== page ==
But many who oppose free phone calls see it as a giveaway of sorts, a benefit bestowed on people they see as undeserving. The New York Post took such a position when the New York City reform was announced. “City jailbirds no longer have to pay to make calls from the slammer—in a move that will cost taxpayers $8 million a year,” wrote Julia Marsh and Bruce Golding, who called it a “free phone-a-thon” allowing people to “yak away to their hearts’ content.” They also noted that “even dangerous prisoners locked up in solitary confinement get a single, daily call of up to 15 minutes.”
But it’s not a giveaway, it’s a return. Calls from prisons and jails used to be free, or at least the same price as calls on the outside. This changed in the 1990s, with what Cornell professor Steven J. Jackson called “the rise … of a deeply inequitable pricing scheme that has seen the cost of inmate phone calls skyrocket, even as rates available to businesses and consumers on the outside world have fallen dramatically.” After the government broke up AT&T in an antitrust agreement, upstart phone providers “saw dollar signs in the bevy of new ‘customers’ waiting to be served,” writes Colin Lecher for The Verge.
“Providing communications to a literally captive audience was highly profitable, and as these companies grew, they popularized a new kind of contract with local governments,” Lecher writes. “These agreements hinged on an idea formally known as the ‘site commission contract,’ though critics often describe them using another word: kickback.” These companies offered to share their revenue with facility operators. “The result is a reverse-bidding system, in which the company that secures a contract isn’t the one offering the lowest price, but the one willing to share the highest percentage of its revenue.”
So free calls aren’t the aberration—the exorbitant ones are. If we were building a system from scratch, and there was a question of whether incarcerated people should be able to afford to communicate with their families, it seems likely that most people would agree they should. But somehow, when implementing this policy involves a change in the status quo, many treat it as an unfair giveaway. It’s an example of what psychologists and economists have called “status quo bias,” “the endowment effect,” or “loss aversion.”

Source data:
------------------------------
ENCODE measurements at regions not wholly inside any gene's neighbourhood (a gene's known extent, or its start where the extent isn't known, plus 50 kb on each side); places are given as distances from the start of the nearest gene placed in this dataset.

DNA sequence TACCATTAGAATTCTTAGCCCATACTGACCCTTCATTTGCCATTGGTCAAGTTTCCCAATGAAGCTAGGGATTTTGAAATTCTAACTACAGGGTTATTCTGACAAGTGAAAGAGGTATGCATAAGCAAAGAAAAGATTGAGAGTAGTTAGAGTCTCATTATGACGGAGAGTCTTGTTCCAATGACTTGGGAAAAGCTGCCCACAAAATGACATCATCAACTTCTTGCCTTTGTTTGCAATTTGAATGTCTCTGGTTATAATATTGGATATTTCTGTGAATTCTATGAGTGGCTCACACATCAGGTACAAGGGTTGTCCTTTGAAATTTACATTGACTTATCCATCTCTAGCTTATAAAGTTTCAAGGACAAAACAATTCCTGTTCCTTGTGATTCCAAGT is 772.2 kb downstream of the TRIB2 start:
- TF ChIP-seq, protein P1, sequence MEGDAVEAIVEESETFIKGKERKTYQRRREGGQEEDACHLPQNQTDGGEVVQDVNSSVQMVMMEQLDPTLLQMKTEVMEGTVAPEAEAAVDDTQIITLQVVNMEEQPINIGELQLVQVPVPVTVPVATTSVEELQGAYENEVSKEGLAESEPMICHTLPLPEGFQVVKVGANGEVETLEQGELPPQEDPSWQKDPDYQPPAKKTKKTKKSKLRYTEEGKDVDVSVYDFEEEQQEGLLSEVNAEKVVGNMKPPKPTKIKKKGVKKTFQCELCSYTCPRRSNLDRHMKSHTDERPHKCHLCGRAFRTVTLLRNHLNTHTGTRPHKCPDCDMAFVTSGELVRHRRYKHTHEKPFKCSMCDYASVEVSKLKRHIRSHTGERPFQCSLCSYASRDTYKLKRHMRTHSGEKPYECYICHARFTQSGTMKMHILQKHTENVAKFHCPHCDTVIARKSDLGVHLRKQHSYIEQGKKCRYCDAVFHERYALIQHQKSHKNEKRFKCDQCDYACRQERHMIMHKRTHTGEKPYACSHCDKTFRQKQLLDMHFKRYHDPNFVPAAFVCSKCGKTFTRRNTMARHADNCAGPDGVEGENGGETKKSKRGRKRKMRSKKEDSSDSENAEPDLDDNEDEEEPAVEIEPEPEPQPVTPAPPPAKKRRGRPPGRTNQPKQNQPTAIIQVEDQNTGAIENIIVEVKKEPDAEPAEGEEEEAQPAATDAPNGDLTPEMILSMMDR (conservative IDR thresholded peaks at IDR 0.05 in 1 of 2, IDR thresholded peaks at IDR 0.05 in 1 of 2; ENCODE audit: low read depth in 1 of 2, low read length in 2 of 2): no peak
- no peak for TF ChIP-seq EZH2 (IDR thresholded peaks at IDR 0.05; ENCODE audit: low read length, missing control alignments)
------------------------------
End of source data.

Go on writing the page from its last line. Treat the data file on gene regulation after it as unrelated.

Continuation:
We see such biases every time a reform is proposed. A New York state representative recently declared 2019 “The Year of the Criminal,” because of all the benefits he believed that people in the criminal legal system were set to receive. Assemblymember Will Barclay lamented that many of the reform bills “solely focus on assisting the criminal,” by doing things like limiting arrests on low-level charges. But mass arrests for low-level crimes, just like exorbitant fees for prison calls, have risen markedly over the last 30 years, part of the tough-on-crime movement. Most criminal reforms are not new benefits but simply attempts to chip away at draconian policies implemented over the past three decades. In Louisiana, likewise, recent reforms have given some people sentenced to die in prison a shot at parole. But even those reforms were simply a matter of turning back to previous policies: Until the 1970s, people sentenced to life in prison in Louisiana were presumptively paroled after 10 and a half years. Imagine, for a moment, proposing such a policy today.